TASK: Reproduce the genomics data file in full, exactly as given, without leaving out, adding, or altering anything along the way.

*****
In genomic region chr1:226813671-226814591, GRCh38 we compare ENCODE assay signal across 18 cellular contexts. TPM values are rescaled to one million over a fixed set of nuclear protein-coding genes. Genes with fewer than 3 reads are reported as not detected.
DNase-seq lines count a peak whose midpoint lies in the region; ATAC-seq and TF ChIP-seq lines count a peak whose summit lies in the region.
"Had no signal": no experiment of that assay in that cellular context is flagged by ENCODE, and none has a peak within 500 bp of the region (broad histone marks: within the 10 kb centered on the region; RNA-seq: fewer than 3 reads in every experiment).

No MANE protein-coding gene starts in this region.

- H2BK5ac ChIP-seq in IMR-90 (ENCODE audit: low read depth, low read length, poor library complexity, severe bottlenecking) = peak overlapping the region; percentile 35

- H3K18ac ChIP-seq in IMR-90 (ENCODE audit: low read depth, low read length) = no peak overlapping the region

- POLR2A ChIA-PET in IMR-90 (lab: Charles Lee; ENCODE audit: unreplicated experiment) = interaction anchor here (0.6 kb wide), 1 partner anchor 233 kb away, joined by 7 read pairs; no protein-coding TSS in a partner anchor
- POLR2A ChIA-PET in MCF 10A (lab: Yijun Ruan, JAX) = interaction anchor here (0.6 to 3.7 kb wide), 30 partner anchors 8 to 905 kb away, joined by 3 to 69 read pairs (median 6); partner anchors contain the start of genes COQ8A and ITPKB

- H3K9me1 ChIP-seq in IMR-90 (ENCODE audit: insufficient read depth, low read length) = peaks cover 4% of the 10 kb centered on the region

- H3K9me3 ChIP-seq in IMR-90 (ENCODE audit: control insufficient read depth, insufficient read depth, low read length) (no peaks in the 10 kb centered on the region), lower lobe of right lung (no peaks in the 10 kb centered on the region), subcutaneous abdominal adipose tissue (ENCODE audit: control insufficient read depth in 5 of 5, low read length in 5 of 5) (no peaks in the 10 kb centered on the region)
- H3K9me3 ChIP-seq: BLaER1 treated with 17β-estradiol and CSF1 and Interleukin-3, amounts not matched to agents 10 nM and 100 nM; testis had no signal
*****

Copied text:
In genomic region chr1:226813671-226814591, GRCh38 we compare ENCODE assay signal across 18 cellular contexts. TPM values are rescaled to one million over a fixed set of nuclear protein-coding genes. Genes with fewer than 3 reads are reported as not detected.
DNase-seq lines count a peak whose midpoint lies in the region; ATAC-seq and TF ChIP-seq lines count a peak whose summit lies in the region.
"Had no signal": no experiment of that assay in that cellular context is flagged by ENCODE, and none has a peak within 500 bp of the region (broad histone marks: within the 10 kb centered on the region; RNA-seq: fewer than 3 reads in every experiment).

No MANE protein-coding gene starts in this region.

- H2BK5ac ChIP-seq in IMR-90 (ENCODE audit: low read depth, low read length, poor library complexity, severe bottlenecking) = peak overlapping the region; percentile 35

- H3K18ac ChIP-seq in IMR-90 (ENCODE audit: low read depth, low read length) = no peak overlapping the region

- POLR2A ChIA-PET in IMR-90 (lab: Charles Lee; ENCODE audit: unreplicated experiment) = interaction anchor here (0.6 kb wide), 1 partner anchor 233 kb away, joined by 7 read pairs; no protein-coding TSS in a partner anchor
- POLR2A ChIA-PET in MCF 10A (lab: Yijun Ruan, JAX) = interaction anchor here (0.6 to 3.7 kb wide), 30 partner anchors 8 to 905 kb away, joined by 3 to 69 read pairs (median 6); partner anchors contain the start of genes COQ8A and ITPKB

- H3K9me1 ChIP-seq in IMR-90 (ENCODE audit: insufficient read depth, low read length) = peaks cover 4% of the 10 kb centered on the region

- H3K9me3 ChIP-seq in IMR-90 (ENCODE audit: control insufficient read depth, insufficient read depth, low read length) (no peaks in the 10 kb centered on the region), lower lobe of right lung (no peaks in the 10 kb centered on the region), subcutaneous abdominal adipose tissue (ENCODE audit: control insufficient read depth in 5 of 5, low read length in 5 of 5) (no peaks in the 10 kb centered on the region)
- H3K9me3 ChIP-seq: BLaER1 treated with 17β-estradiol and CSF1 and Interleukin-3, amounts not matched to agents 10 nM and 100 nM; testis had no signal